Myths and Truths about HIV/AIDS and Births

Myths Truths
An HIV seropositive woman cannot have children. HIV seropositive women at childbearing age can give birth to a child unless other health problems causing infertility coexist. The risk of miscarriage, however, is greater in advanced stages of the disease.
A HIV seropositive pregnant woman will transmit HIV to her child. The risk that a mother will pass HIV onto her child during pregnancy, labour and breastfeeding (vertical transmission) is around 25%, without any intervention. A combined approach that includes administration of antiretroviral treatment to both the mother and her infant – before, during, and after labour – cesarean section and avoidance of breastfeeding reduces the risk to 1–2%.
A HIV seropositive pregnant woman must always have a cesarean section to reduce the risk of transmitting HIV to her baby. In the past, cesarean section was chosen over vaginal birth because the former reduces the newborn’s exposure to its mother’s blood and other bodily fluids. Nowadays, given the advances in antiretroviral drugs which can suppress maternal HIV viral load even to undetectable levels, cesarean section is recommended when the mother’s viral load is higher than 1000 copies/ml or there are other reasons unrelated to HIV infection.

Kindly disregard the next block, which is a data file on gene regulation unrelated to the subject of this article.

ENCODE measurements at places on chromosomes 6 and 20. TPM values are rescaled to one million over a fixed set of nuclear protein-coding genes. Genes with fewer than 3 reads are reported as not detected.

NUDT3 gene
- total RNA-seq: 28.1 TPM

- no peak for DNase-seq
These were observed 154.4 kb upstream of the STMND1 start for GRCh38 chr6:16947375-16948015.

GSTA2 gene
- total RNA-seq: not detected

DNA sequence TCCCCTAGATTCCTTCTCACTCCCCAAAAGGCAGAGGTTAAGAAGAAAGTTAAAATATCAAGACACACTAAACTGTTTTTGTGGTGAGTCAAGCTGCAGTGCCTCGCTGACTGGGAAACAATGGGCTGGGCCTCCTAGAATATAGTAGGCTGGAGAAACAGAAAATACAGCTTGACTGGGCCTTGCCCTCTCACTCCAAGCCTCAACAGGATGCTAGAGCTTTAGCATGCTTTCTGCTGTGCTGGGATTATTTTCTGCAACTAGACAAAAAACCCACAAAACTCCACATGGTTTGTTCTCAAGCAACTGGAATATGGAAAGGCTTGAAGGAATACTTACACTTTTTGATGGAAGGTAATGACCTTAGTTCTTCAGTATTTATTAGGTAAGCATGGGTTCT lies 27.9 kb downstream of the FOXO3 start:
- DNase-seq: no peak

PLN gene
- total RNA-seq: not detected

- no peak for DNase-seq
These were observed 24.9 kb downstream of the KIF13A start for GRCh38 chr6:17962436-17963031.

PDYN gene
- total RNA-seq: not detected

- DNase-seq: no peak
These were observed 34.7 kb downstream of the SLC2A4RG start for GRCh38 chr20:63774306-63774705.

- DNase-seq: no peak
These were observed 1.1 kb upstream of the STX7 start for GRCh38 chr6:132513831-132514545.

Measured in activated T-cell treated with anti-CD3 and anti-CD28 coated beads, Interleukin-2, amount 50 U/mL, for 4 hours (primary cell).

Pregnancy accelerates the clinical progression of HIV disease. According to relevant studies, pregnancy does not seem to affect the clinical progression of HIV disease.
A HIV seropositive pregnant woman should not receive antiretroviral drugs during pregnancy due to the potential toxic effects on both her and the fetus. According to the recent guidelines, pregnancy is not a reason for interrupting antiretroviral treatment. On the contrary, antiretroviral treatment initiation is recommended for all HIV-infected pregnant women. When a HIV seropositive woman becomes pregnant, she should not stop receiving treatment. The attending physician may modify the regimen to prevent potential toxic effects on the mother and the fetus. If the HIV seropositive pregnant woman has never received antiretroviral drugs in the past, treatment initiation is recommended to minimize the risk of vertical HIV transmission. There are many treatment options available allowing the attending physician to prescribe the most appropriate antiretroviral regimen in terms of effectiveness and safety.

Hellenic Society for the Study and Control of AIDS